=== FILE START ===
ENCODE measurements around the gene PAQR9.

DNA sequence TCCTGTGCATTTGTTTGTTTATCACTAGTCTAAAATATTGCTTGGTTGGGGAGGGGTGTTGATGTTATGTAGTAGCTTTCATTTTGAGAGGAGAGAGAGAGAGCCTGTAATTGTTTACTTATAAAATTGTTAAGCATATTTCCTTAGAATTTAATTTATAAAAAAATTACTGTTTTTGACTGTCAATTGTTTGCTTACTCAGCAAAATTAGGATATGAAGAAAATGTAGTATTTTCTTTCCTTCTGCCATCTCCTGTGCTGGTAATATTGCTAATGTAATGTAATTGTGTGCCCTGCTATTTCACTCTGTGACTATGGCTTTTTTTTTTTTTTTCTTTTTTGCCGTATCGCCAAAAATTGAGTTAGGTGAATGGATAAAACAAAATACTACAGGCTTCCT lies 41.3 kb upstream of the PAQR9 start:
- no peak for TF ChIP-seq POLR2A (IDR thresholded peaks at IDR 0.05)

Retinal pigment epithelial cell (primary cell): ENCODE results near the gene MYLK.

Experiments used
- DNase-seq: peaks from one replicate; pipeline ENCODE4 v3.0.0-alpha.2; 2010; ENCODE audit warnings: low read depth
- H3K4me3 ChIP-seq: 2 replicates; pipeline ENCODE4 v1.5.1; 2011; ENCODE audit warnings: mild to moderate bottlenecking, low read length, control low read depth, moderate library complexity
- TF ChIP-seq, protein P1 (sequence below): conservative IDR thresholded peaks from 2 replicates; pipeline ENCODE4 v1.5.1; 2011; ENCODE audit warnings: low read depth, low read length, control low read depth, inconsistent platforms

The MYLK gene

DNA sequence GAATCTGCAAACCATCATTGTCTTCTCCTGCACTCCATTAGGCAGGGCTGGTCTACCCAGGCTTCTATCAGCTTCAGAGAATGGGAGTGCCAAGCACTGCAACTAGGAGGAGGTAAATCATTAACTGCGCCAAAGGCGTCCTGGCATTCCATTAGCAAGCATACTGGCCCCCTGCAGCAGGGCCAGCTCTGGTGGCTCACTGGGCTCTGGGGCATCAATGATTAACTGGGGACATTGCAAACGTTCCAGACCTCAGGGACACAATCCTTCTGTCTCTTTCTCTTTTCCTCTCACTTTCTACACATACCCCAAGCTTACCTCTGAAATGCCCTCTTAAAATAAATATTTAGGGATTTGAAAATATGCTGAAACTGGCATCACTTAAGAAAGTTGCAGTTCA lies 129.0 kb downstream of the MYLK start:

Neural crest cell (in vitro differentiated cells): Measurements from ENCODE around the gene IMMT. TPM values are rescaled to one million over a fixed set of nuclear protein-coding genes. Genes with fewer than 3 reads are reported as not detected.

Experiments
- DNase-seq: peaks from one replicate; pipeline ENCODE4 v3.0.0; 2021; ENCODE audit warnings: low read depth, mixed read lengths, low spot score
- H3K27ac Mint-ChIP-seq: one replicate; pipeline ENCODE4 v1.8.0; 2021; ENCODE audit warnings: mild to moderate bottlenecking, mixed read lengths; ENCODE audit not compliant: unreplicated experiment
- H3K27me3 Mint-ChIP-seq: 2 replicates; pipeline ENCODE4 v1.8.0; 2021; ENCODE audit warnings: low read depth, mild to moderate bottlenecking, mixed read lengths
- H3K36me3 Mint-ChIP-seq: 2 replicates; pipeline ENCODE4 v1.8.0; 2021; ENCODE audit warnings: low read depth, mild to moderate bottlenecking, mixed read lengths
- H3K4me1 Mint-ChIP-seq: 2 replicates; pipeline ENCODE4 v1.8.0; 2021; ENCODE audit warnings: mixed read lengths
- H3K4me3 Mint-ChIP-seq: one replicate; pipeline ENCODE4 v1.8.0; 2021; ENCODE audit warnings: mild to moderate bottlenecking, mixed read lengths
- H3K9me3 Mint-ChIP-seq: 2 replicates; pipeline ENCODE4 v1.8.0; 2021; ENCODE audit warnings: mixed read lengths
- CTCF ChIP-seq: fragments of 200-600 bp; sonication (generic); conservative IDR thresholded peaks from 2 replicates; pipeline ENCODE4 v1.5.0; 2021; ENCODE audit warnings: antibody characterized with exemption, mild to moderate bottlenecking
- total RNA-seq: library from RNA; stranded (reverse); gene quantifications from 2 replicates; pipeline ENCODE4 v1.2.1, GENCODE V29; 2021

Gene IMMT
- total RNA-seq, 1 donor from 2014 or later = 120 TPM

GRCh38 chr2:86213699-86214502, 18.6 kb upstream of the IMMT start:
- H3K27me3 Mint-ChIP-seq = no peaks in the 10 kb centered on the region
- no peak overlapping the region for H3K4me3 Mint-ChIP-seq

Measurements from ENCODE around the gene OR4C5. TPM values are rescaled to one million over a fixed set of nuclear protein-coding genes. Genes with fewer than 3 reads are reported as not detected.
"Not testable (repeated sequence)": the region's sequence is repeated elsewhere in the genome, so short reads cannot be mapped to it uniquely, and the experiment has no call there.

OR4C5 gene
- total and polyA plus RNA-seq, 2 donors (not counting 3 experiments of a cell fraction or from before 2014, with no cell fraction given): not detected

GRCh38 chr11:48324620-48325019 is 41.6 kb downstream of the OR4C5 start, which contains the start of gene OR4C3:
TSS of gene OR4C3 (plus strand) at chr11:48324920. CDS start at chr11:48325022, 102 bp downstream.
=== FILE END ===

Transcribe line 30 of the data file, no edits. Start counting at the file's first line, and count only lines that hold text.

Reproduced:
- total and polyA plus RNA-seq, 2 donors (not counting 3 experiments of a cell fraction or from before 2014, with no cell fraction given): not detected